Jeff Bezos. Bill Gates. Larry Ellison. Mark Zuckerberg. Larry Page…
…and Pavel Baudis.
No, I had not heard of Mr Baudis either until I looked at Avast (AVST), a developer of anti-virus software.
SharePad confirms Mr Baudis owns 257 million Avast shares, which at the near-£5 share price values his stake at more than £1.2 billion:
Okay, not quite in Jeff’s league, but a tech billionaire nonetheless.
SharePad also shows fellow directors Eduard Kucera owning shares worth £500 million and Ondrej Vicek with shares worth £100 million.
Messers Baudis and Kucera are non-execs and co-founded what became Avast during the late 1980s. Their first project was writing a computer program to crack the Vienna virus:
Mr Vicek joined Avast in 1995 as a developer and has since risen through the ranks to become CEO.
I like how the main shareholders/directors have direct hands-on experience of what the employees do day-to-day. I am convinced such leadership makes a positive difference at companies. I also like how the CEO has waived his salary and annual bonus indefinitely:
Ondrej Vlcek, Avast CEO, has notified the Company’s Board of Directors of his intention to indefinitely waive his annual salary and bonus, and instead receive a nominal annual salary of US$ 1. He will continue to receive annual equity grants, as part of Avast’s long term incentive plan, calculated as a multiple of his (waived) base salary.
Mr Vlcek has also notified the Board of his intention to donate 100% of his Board director’s fee ($100,000 per annum) to charity. The initial recipient will be a UK based charity, Demelza Hospice for Children. All arrangements are effective from the date of Mr Vlcek’s appointment to the role of CEO on 1 July 2019.”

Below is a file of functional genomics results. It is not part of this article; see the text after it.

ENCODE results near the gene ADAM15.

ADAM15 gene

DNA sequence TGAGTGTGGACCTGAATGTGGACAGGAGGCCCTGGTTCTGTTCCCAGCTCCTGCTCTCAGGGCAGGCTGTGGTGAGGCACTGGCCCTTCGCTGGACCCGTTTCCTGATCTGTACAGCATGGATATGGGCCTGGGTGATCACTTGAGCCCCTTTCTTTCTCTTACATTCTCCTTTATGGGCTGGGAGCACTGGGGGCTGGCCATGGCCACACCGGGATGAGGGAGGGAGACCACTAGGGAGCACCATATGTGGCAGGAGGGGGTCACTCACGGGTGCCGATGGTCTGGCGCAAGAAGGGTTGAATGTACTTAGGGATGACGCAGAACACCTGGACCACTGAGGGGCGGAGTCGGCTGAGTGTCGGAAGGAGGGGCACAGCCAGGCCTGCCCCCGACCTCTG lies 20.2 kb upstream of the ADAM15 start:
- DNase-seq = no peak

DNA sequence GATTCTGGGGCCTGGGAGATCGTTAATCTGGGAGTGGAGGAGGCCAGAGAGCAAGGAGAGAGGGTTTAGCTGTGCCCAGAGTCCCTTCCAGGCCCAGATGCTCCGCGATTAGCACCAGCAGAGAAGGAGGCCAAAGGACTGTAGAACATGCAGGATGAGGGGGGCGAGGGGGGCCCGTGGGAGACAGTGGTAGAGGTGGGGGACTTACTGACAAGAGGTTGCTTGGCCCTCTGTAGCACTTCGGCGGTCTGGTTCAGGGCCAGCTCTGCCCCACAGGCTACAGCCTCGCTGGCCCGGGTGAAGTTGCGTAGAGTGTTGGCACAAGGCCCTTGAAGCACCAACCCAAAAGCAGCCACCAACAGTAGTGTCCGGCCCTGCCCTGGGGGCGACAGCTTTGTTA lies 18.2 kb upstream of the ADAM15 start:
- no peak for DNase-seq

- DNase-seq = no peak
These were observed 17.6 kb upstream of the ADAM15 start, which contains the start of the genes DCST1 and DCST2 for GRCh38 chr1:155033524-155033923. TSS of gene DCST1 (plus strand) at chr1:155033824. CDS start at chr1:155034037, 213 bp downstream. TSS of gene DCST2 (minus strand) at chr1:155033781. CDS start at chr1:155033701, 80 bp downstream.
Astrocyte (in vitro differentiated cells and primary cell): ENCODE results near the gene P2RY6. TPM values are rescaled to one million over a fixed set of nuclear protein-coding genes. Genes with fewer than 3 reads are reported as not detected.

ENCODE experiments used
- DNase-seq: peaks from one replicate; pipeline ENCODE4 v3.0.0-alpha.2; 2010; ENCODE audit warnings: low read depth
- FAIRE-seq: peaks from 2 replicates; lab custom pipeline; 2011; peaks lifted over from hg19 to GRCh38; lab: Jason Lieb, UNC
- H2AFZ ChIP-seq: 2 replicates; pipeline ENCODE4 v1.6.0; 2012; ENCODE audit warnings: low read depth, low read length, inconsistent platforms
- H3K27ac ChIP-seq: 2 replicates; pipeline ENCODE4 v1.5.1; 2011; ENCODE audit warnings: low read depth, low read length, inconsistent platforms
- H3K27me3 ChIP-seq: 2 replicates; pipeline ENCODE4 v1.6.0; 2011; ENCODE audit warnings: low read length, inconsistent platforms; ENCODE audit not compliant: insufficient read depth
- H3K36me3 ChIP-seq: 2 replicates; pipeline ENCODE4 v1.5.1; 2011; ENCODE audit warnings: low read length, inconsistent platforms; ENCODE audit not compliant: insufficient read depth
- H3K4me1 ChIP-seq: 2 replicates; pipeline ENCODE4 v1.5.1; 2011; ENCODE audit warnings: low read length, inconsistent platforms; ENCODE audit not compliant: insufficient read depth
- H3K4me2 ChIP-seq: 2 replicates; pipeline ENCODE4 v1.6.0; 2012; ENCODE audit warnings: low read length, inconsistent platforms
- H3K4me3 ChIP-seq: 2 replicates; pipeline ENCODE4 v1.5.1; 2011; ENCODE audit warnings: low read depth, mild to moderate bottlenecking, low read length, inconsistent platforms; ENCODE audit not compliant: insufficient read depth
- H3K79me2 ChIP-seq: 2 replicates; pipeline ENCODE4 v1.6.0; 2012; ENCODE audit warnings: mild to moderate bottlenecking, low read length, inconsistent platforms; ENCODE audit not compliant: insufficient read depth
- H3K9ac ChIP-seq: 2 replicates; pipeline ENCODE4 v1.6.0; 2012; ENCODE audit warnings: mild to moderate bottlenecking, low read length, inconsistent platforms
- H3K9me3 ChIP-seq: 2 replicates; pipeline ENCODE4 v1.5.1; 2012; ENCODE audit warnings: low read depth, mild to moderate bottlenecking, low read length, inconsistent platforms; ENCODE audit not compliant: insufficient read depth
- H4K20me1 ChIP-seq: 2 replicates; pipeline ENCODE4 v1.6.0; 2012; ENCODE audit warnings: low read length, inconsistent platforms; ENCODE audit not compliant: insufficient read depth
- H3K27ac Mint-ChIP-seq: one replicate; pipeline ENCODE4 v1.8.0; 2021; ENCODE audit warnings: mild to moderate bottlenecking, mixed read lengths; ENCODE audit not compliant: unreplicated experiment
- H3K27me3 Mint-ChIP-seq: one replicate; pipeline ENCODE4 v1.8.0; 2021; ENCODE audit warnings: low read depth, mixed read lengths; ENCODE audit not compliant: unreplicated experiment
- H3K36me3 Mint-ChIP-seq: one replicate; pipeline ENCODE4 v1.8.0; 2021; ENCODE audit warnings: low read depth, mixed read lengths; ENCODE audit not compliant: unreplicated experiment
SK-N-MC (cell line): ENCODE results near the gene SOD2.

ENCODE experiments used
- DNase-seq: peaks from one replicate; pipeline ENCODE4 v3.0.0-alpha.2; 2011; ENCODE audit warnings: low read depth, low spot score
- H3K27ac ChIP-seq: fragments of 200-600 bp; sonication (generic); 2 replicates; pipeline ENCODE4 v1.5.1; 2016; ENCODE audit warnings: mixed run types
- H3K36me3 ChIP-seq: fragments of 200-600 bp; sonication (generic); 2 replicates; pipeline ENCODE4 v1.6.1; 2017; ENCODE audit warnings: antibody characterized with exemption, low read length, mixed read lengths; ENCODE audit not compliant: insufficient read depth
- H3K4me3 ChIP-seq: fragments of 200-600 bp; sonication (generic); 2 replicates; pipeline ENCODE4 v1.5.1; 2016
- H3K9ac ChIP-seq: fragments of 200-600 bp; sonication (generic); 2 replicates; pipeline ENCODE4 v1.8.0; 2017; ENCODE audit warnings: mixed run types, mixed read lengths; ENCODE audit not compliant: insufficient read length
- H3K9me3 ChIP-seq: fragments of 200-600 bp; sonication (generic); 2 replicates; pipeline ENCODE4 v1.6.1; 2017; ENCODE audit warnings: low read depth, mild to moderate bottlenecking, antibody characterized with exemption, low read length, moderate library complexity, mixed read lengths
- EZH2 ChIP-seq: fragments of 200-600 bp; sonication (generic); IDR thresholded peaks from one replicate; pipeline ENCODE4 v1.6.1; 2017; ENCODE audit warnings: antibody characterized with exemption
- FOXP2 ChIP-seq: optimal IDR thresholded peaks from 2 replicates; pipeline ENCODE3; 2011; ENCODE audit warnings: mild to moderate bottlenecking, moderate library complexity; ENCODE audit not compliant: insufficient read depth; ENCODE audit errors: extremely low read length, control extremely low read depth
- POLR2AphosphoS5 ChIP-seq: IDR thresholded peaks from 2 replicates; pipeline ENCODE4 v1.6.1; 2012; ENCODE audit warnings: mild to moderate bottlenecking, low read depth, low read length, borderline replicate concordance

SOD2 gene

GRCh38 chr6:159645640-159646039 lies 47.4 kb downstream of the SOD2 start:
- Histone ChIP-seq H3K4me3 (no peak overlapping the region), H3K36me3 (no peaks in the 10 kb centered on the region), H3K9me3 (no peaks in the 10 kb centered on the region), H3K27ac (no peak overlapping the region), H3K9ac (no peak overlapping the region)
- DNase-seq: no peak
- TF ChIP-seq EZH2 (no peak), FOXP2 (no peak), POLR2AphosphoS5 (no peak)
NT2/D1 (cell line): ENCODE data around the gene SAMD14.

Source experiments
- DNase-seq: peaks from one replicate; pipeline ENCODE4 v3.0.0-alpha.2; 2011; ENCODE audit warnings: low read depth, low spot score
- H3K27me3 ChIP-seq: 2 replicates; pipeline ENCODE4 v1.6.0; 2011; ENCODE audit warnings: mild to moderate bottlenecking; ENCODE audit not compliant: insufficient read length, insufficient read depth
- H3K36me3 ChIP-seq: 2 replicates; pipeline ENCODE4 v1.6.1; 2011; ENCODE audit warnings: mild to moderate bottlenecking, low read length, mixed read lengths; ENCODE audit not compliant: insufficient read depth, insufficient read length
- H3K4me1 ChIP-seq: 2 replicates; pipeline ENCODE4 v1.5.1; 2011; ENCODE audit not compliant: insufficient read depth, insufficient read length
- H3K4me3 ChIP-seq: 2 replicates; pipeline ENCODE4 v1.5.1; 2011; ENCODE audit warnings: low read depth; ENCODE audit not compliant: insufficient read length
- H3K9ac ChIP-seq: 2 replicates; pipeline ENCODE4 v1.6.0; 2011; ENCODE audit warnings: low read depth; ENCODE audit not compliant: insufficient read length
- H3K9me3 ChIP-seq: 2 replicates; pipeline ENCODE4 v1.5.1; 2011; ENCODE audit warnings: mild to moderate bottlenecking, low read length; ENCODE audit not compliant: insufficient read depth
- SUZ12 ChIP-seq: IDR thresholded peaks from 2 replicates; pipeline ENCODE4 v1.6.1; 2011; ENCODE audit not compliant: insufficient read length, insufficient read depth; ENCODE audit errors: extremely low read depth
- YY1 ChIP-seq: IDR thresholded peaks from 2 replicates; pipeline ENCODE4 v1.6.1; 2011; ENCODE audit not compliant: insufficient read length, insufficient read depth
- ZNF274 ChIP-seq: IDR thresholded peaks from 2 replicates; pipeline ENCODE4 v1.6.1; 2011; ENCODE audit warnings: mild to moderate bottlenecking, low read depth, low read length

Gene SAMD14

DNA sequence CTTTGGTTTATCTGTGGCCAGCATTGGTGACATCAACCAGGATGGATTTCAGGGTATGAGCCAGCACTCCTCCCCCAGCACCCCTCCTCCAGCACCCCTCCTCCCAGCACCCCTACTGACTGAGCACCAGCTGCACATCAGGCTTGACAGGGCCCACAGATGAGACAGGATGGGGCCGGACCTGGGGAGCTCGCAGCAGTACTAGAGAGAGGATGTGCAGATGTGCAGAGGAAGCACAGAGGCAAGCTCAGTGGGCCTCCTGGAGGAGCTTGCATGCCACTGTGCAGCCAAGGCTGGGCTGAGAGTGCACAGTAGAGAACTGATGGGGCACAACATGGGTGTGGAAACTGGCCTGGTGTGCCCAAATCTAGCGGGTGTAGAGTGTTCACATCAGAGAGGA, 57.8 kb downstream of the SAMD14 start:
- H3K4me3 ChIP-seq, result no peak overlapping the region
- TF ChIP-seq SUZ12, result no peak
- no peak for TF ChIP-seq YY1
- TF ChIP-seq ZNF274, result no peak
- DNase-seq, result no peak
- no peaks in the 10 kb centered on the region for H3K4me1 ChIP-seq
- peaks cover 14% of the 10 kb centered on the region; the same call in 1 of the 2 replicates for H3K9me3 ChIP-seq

Not many CEOs given up their basic pay, although waiving what would have been a $700k salary is easier to do with a £100 million shareholding plus 5 million stock options.
Avast floated only in 2018, so the readily available financial history is somewhat limited. Nonetheless, SharePad shows some quality measures:
Forecasts show single-digit growth and the P/E could be around 19, which is not outrageous for a large-cap tech share in the current market:
Bear in mind the last results showed gross debt of almost $1 billion, which could distort the valuation. Adding back the debt to the £5.1 billion market cap gives approximately $7.6 billion, which lifts the possible multiple to 22.
- Based in the Czech Republic
- Made a sizeable acquisition in 2016 — could perform more
- Debt is not insignificant (almost 3x earnings)
The admission document is a good place to look for other risks.
The largest danger to me is Windows Defender. If this built-in anti-virus scanner is beefed up by Microsoft, why would anyone pay for Avast’s software?
Something I did not think of is the PC replacement cycle, and customers not renewing their software:
And (presumably low cost) “viral marketing” might explain the high margins, although such marketing may not be what a FTSE 100 business should now be dependent on:
I have no special insight into Avast beyond the above, but I do like management’s background and the general idea that a billionaire is not going to put his/her wealth at great risk — which ought to protect smaller investors.
What does the forum think?